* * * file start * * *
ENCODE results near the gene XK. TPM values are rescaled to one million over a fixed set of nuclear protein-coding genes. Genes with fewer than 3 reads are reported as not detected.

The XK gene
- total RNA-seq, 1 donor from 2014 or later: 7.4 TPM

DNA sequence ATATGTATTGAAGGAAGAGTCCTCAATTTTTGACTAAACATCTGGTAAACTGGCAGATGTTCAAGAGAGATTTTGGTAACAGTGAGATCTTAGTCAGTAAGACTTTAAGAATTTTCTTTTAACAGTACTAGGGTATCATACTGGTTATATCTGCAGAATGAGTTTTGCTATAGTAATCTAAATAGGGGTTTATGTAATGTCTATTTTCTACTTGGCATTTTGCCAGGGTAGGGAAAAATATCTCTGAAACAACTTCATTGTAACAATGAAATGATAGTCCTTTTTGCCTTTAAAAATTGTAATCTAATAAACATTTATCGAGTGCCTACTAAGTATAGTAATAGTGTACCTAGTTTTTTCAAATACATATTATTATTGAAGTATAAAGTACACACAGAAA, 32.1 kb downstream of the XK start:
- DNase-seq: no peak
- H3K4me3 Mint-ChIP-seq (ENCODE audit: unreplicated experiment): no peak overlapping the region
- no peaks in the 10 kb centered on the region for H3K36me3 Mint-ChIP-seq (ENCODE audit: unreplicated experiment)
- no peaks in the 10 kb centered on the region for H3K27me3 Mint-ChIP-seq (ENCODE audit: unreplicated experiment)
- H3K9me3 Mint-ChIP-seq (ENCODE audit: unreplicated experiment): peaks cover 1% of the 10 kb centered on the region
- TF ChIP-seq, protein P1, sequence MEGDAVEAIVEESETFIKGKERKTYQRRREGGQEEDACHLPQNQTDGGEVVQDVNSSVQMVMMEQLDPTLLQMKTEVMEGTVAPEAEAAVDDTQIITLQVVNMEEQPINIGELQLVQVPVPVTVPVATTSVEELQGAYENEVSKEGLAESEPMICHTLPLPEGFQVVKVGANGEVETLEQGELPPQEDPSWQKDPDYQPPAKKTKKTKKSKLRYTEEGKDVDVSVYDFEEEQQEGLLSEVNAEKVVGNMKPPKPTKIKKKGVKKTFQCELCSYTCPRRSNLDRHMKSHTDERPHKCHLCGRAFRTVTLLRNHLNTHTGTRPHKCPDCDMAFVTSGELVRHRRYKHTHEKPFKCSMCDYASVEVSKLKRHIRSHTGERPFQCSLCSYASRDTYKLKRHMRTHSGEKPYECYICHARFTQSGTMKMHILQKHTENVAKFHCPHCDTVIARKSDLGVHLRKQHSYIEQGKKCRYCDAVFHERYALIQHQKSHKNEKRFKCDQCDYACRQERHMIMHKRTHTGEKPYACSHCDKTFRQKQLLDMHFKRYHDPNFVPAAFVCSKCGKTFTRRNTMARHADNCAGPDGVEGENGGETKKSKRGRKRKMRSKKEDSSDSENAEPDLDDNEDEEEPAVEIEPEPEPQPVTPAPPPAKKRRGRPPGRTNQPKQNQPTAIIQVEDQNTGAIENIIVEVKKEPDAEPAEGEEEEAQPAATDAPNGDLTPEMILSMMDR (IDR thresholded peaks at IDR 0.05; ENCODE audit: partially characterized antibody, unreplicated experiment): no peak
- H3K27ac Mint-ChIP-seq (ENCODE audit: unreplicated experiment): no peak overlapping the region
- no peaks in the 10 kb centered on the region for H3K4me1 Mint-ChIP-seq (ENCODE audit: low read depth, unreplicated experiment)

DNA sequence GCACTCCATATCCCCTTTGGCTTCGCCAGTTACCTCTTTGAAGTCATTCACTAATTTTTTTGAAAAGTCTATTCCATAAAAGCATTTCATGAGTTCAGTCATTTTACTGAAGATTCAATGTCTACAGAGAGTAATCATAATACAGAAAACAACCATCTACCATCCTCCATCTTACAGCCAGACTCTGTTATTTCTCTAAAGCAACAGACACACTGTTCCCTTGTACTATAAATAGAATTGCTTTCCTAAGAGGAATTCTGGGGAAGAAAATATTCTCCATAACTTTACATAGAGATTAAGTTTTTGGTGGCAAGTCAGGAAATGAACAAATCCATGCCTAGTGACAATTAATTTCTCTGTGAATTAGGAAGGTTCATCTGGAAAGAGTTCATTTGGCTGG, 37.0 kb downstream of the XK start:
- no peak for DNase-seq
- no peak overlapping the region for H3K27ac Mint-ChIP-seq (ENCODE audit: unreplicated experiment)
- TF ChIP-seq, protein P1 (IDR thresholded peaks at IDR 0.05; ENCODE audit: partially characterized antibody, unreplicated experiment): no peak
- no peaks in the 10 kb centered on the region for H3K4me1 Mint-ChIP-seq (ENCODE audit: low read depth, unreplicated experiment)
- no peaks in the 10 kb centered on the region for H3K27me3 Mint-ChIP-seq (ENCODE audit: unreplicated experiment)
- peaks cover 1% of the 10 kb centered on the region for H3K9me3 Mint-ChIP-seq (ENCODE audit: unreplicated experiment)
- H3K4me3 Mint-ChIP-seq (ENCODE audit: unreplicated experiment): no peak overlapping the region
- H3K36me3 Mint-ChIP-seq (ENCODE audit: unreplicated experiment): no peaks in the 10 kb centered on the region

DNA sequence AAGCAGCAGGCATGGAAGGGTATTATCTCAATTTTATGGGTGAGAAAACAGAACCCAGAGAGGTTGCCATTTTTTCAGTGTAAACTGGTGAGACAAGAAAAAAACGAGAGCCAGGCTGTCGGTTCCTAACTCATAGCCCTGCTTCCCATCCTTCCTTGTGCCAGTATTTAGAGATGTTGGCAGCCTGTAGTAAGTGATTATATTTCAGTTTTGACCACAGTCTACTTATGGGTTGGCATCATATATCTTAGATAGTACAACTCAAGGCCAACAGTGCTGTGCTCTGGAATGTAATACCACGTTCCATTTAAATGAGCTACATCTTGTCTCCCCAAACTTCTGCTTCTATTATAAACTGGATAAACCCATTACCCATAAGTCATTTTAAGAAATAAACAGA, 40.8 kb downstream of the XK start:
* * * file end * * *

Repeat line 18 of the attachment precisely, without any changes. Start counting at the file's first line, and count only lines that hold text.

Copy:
- no peaks in the 10 kb centered on the region for H3K27me3 Mint-ChIP-seq (ENCODE audit: unreplicated experiment)